Although only six African states--Egypt, Ethiopia, the Gold Coast (Ghana), Liberia, Libya, and Sudan--attended the Bandung Conference (and not all of them were officially independent states), the principles of anti-imperialism and anticolonialism became important media aspects of Chinese foreign policy. Mao's foreign policy began to enact the kind of transracial recognition of domination that Du Bois sought to cultivate. Both China and the newly or barely independent states of Africa had to struggle for sovereignty that was recognized on the world stage. China saw Africans, Asians, and people from Latin America as united in political struggle (yafeila, [TEXT NOT REPRODUCIBLE IN ASCII]), encircling the West as the Party had encircled its enemies during China's civil war. This narration depicted Africa, Asia, and Latin America as joined in struggle under the leadership of the CPC, the global defender of sovereignty, in opposition to the growing global discourse of development (fazhan, [TEXT NOT REPRODUCIBLE IN ASCII]) that was replacing the discourse of colonialism (zhiminzhuyi, [TEXT NOT REPRODUCIBLE IN ASCII]):
In China, since the people have made themselves the masters of the country, we have been attempting to eliminate the long-term backwardness handed down to us as a semi-colonial society.... We believe ... that sovereign and territorial rights of nations should be respected and should not be violated. Moreover, all national subsidiary ethnic peoples should enjoy the right of self-determination. They should not have to suffer persecution or be abused. Each ethnic group should enjoy fundamental human rights without distinction based on race or skin color, nor should they suffer any ill-treatment or discrimination.... Now we say that we oppose racial discrimination and demand basic human rights; we oppose colonialism and demand ethnic autonomy; we resolutely protect the right to complete national sovereignty and territorial sovereignty ... these are the common demands of the newly awakened Asian-African nations and peoples. ("The Asian-African Conference: Zhou Enlai's Speech on the 19th," 1955, p. 1)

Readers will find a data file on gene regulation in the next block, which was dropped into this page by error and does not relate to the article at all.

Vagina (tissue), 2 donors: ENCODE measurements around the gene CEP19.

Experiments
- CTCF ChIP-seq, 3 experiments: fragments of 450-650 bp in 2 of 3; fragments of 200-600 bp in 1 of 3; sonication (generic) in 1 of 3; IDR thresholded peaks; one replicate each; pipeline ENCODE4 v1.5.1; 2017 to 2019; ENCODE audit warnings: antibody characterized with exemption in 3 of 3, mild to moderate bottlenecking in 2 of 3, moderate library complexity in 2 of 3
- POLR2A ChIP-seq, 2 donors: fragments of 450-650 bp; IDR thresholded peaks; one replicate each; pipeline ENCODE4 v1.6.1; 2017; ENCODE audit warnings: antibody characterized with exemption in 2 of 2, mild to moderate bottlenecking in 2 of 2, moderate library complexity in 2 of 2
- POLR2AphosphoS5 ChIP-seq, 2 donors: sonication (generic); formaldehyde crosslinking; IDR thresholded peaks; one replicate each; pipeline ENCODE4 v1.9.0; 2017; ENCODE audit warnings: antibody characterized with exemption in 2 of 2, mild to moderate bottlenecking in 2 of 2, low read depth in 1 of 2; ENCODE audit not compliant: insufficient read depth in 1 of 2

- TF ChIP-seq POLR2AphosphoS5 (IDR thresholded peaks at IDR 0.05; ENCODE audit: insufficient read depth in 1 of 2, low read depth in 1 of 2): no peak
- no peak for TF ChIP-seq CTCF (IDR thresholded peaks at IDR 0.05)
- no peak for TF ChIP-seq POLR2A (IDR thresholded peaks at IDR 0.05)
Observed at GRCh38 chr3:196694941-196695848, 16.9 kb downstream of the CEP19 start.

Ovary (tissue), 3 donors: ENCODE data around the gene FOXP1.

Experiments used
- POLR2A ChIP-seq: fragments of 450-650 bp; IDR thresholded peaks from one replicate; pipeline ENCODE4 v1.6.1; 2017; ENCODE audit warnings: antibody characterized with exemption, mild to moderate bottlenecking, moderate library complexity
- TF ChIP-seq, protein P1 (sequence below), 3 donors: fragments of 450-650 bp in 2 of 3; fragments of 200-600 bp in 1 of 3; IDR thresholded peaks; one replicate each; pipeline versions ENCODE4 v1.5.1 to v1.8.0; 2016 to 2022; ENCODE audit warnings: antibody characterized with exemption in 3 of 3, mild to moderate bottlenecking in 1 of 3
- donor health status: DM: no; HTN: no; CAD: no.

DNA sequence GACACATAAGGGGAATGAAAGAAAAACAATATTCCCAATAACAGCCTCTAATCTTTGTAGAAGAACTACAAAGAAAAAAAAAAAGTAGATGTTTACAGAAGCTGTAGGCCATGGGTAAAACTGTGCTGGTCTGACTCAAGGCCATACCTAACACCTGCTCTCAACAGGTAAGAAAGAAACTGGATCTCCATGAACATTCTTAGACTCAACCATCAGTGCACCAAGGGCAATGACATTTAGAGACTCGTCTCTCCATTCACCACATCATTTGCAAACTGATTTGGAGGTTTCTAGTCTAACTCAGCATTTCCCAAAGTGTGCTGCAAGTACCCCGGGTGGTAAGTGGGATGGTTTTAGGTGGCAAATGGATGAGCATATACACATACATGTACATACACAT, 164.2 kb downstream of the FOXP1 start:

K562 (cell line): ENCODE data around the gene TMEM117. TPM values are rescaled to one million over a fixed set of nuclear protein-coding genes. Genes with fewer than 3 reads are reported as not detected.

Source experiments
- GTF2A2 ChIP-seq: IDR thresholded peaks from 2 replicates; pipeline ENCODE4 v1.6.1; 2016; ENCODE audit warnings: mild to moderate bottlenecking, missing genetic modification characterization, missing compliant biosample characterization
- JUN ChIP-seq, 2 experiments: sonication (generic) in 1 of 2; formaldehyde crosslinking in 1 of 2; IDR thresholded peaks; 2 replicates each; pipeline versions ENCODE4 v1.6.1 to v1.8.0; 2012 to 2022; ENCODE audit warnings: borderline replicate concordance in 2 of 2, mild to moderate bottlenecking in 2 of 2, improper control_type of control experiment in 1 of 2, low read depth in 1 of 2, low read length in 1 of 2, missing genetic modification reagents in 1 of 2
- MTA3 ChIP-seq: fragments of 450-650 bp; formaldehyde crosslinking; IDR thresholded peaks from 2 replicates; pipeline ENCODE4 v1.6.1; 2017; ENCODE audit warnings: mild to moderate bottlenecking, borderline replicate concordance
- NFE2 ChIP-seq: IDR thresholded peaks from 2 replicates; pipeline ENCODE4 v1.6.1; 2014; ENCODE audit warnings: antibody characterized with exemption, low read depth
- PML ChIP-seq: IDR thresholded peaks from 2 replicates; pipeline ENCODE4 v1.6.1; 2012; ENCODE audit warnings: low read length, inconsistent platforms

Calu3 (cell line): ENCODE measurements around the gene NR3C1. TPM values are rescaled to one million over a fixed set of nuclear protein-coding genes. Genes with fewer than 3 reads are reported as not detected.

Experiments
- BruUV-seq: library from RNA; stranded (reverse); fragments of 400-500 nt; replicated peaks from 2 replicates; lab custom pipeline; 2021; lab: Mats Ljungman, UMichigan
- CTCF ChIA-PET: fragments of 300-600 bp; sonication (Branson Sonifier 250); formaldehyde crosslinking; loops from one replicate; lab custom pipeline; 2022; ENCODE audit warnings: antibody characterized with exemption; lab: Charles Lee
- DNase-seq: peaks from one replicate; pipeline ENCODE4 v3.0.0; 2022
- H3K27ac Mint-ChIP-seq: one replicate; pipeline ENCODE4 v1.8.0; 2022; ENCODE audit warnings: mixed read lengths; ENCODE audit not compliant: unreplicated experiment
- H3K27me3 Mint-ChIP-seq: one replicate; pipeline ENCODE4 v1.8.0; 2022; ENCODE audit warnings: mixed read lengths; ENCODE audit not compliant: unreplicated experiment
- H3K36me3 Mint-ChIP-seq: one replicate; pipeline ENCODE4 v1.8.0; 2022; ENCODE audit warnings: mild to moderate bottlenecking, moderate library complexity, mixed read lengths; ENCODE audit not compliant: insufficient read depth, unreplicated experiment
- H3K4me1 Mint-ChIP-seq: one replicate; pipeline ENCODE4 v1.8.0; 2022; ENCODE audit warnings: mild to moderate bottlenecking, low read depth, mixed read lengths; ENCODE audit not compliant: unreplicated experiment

This narrative ultimately became the concept of the "Third World" (disan shijie, [TEXT NOT REPRODUCIBLE IN ASCII]) (Taylor, 2006, p. 168; Yee, 1983, pp. 239-241).
In the Cold War, a spatial, institutional, and ideological organizing discourse, media presented categories that structured the understanding of these two men's lived experience. Obituaries of both men (Du Bois in 1963; Mao in 1976) ran in The New York Times (NYT) and the People's Daily. The New York Times obituaries narrated liberal individualism and political activism as suspect; the People's Daily obituaries narrated political activism as an all-encompassing educational experience.
Du Bois, West and East: Champion or Curmudgeon?
The NYT Du Bois obituary, published on page 27 on August 28, 1963, was titled "W. E. B. DuBois Dies in Ghana; Negro Leader and Author, 95. Philosopher, Who Helped to Found N.A.A.C.P., Later Turned to Communism." Like most obituaries, it began with a contemporary overview of the subject's life work. In writing Du Bois' obituary, this meant a 1960s retroactive reevaluation of his theoretical contributions to the struggle for African-American equality, which the NYT truncated and called "[n]egro thought."
This obituary gave a sense of Du Bois as an outsider, unable to understand and get along with his own people, much less others. In a review of Du Bois' The Souls of Black Folk 60 years earlier, on April 25, 1903--8 years after Booker T. Washington's "Atlanta Compromise" speech and 7 years after the U.S. Supreme Court raised Jim Crowism ("separate but equal") from a regional to the national/federal standard in Plessy v Ferguson (163 U.S. 537)--the NYT reviewer had written: